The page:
Essay, Research Paper: Euthanasia

Psychology

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There are numerous controversial issues that currently affect the evolving field
of psychology. Unsolved issues on human experimentation, abortion, genetic
testing, animal rights are a few examples of themes that arouse conflict and
contention. Euthanasia and Physician-Assisted suicide is yet another
controversial issue that has particular relevance to the field of psychology
because of the apparent moral and ethical dilemmas involved. Euthanasia, by
definition “a happy death,” implies an easy or painless death. The purpose
of this procedure is usually to end suffering analogous to the phrase “mercy
killing,” the practice of putting to death a persons suffering from incurable
conditions or diseases. This subject brings to discussion one of the oldest and
most controversial issues in the practice of modern medicine. On one side of the
argument, Euthanasia would appear to be contradicting the Hippocratic oath,
which proscribes inducing death, even if it is requested by the patient. On the
contrary, medicine could be referred to as the practice that not only prevents
death, but enhances the quality of life through prevention of suffering. The
issue of assisted suicide also stimulates the debate of legality versus
situation ethics. Should jurors, in physician-assisted suicide cases involving
Dr. Jack Kervorkian, vote on grounds that empathy and compassion takes
precedence over the letter of the law? Antithetically, should the juror take the
conventional or legalist perspective and enforce the law as not allowing room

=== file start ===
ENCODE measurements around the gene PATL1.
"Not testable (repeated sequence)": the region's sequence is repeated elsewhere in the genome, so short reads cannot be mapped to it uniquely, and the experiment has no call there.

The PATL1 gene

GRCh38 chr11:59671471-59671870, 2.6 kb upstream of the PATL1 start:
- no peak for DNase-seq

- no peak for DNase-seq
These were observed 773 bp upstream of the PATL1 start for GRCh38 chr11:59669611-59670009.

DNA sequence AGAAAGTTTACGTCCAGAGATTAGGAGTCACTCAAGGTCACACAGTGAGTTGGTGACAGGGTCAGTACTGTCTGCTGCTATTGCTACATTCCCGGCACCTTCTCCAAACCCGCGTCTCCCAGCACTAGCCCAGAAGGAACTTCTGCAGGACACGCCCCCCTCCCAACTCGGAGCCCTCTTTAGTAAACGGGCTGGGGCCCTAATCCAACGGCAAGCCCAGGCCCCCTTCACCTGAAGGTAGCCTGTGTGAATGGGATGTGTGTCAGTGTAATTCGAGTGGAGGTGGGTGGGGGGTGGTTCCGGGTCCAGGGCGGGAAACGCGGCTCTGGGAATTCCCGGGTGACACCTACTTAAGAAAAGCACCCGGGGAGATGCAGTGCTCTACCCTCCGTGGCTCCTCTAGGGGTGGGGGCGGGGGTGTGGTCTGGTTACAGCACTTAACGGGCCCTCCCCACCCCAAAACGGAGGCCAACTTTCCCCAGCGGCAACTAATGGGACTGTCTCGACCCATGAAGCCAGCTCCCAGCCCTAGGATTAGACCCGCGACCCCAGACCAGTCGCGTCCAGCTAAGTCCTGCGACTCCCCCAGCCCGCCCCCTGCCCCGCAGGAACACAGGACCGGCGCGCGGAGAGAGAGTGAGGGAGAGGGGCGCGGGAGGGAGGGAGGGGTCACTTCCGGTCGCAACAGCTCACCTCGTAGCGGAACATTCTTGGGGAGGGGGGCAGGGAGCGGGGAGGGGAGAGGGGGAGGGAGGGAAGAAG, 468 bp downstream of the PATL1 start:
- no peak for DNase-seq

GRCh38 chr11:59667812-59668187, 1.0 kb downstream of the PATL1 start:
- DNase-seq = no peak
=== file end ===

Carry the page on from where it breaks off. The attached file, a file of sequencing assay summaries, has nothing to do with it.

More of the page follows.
for such compassion? Is it is morally permissible for individuals to end their
lives when they no longer wish to go on living or suffering? This central
question of assisted suicide directly relates to the worries of how society
would be impacted if Euthanasia were to be legalized. In addition to the
societal impact of legalizing such a procedure, does this violate the ethical
codes of the practice of medicine? These are some of the obvious and reoccurring
questions in the controversial ethics pertaining to Euthanasia. The
controversial issues of Euthanasia have direct relevance to the field of
psychology in the judgment of whether or not an individual is “competent” to
make such a determination to end their life. For an example, clinical and
counseling psychologists often are consulted by physicians regarding DNR (Do Not
Recesitate) orders to examine the psychological stability of the patient to make
a life ending decision. Additional parallels that relate psychology to
Euthanasia are an individual’s moral development and how it effects their
decision making process’ in relation to moral dilemmas in the law. Everyone is
put in situations where they are forced to form an opinion that potentially goes
against an accepted or legal policy. Psychology examines and theorizes how
people may react in such a situation as well as analyzes the varying factors
that may lead up to an individual’s decision in such a predicament. Examples
of this, relevant to Euthanasia, would be jurors sitting in on an assisted
suicide case such as those obtaining to Dr. Jack Kevorkian. In this situation,
the jurors were faced with the psychological decision to either declare that it
is wrong to assist in one’s death because it is legally prohibited. Or, on the
contrary, that the suffering and pain of a terminally ill patient was ended
allowing the patient to die in a peaceful manner; delineating that the action
should be deemed honorable due to its inherent value rather than its
consequences. There are various types of Euthanasia that must be explained
before further discussing the topic. If the act is undertaken at the explicit
request of a competent patient, it is defined as voluntary euthanasia.
Involuntary euthanasia is when this action is carried out without the explicit
request of the individual, also known as murder. Those who argue against
physician-assisted suicide primarily base their justification on the moral
probity of the medical profession. There are many worries that go along with the